Is residual finiteness a quasi isometry invariant for f.g. groups?

A "residually finite group" is group for which the intersection of all finite index subgroups is trivial. Suppose $$G$$ and $$G'$$ are two quasi-isometric finitely generated groups. Does the residual finiteness of $$G$$ implies the same property for $$G'$$?

No: let $$Q$$ be a non-abelian group of order 8. Then the standard lamplighter groups $$(\mathbf{Z}/2\mathbf{Z})\wr\mathbf{Z}$$ (which is RF) and the wreath product $$Q\wr\mathbf{Z}$$ (which is not RF: exercise; initially due to Gruenberg 1957) are QI.
Indeed, $$(\mathbf{Z}/2\mathbf{Z})\wr\mathbf{Z}$$ has a unique normal subgroup of index 3, isomorphic to $$(\mathbf{Z}/2\mathbf{Z})^3\wr\mathbf{Z}$$, and the latter shares a (non-labeled) Cayley graph with $$Q\wr\mathbf{Z}$$.
One more recent example: Adrien Le Boudec (arXiv link) proved that if $$C$$ is a nontrivial finite group and $$F$$ a finitely generated non-abelian free group, then $$C\wr F$$ (which is residually finite if $$C$$ is abelian) is quasi-isometric to some finitely generated simple group. The latter also shows that having finite amenable radical is not a QI-invariant.
• More generally if G and A are finite groups of the same cardinality with G non-abelian and A abelian and you take the Cayley graphs of $G\wr \mathbb Z$ and $A\wr \mathbb Z$ using the generating sets $ht$ where $h$ runs over the finite group and $t$ generates the infinite cyclic group then the Cayley graphs are isomorphic but one group is residually finite and the other is not. – Benjamin Steinberg Mar 2 '19 at 14:19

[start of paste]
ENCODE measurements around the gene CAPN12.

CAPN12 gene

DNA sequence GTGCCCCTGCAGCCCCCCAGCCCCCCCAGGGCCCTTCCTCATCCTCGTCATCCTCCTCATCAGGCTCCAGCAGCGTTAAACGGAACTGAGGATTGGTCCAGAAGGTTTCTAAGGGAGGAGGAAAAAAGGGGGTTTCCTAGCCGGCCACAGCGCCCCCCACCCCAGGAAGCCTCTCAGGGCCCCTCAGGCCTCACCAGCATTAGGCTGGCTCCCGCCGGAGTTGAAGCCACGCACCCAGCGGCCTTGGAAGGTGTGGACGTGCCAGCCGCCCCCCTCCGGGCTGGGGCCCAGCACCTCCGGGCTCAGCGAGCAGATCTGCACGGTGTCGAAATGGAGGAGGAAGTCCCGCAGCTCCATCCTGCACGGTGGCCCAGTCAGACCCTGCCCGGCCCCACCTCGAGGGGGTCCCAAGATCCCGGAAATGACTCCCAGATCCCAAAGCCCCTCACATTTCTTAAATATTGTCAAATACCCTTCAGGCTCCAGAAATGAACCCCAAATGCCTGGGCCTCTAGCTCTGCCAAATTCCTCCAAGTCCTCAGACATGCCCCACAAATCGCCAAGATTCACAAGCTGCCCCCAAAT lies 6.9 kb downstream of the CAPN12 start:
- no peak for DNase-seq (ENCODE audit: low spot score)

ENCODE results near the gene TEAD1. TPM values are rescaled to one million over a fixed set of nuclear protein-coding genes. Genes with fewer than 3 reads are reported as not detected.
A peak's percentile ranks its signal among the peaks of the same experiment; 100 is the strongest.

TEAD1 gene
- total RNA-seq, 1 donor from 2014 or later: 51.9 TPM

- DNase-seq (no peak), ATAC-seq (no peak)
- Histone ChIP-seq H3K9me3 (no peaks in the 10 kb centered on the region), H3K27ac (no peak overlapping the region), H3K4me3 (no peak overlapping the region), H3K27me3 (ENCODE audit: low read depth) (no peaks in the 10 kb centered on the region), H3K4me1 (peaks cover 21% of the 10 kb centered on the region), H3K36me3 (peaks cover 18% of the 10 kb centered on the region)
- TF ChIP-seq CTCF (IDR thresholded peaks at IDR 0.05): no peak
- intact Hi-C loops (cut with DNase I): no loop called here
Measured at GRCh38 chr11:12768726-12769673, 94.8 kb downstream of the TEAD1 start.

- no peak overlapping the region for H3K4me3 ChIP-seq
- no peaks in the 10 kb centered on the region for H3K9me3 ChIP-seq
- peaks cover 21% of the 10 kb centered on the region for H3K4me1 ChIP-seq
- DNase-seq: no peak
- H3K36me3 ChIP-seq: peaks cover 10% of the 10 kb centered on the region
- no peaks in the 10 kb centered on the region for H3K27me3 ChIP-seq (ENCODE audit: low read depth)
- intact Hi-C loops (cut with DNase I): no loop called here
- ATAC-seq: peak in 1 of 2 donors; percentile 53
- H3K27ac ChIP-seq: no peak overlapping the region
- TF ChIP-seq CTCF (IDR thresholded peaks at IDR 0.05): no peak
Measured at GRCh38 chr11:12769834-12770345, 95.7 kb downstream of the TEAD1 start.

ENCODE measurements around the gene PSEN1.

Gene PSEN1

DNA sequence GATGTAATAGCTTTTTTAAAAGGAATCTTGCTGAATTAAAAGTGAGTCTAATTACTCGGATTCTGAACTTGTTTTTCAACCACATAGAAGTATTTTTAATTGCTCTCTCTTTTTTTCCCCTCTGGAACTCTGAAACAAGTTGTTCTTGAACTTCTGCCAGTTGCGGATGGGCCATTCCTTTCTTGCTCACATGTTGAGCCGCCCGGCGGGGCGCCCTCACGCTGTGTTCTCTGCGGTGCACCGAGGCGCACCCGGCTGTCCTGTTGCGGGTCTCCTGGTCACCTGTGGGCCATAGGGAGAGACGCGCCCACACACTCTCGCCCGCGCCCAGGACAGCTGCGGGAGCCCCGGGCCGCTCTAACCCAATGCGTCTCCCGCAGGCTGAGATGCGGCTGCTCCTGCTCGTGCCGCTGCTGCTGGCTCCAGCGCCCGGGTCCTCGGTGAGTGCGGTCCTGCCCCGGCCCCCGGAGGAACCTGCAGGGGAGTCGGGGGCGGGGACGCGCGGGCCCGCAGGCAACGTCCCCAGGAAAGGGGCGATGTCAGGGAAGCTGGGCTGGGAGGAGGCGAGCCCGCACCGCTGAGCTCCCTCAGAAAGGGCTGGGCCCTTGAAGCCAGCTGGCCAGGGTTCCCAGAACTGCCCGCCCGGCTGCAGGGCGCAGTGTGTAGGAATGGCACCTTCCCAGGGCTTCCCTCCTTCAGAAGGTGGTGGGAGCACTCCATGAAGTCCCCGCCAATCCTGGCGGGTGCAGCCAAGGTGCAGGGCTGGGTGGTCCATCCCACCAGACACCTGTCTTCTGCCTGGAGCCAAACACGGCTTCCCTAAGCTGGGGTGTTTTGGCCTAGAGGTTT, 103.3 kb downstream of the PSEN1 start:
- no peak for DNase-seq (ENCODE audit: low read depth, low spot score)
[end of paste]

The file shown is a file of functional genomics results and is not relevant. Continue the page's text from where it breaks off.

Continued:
• Yep. One further generalization (due to Erschler too, IMRN 2000) is that if $H,L$ are bilipschitz f.g. groups and $C$ is another one, then $H\wr C$ and $L\wr C$ are QI (and actually bilipschitz). While, in this setting, and assuming $C$ infinite residually finite, $H\wr C$ is RF iff $H$ is abelian. (Gruenberg 1957). As a consequence, virtually torsion-free also fails to be QI-invariant, since $\mathbf{Z}\wr\mathbf{Z}$ is QI to $D_\infty\wr\mathbf{Z}$ and the latter is not virtually torsion-free, having infinite torsion subgroups. – YCor Mar 2 '19 at 14:30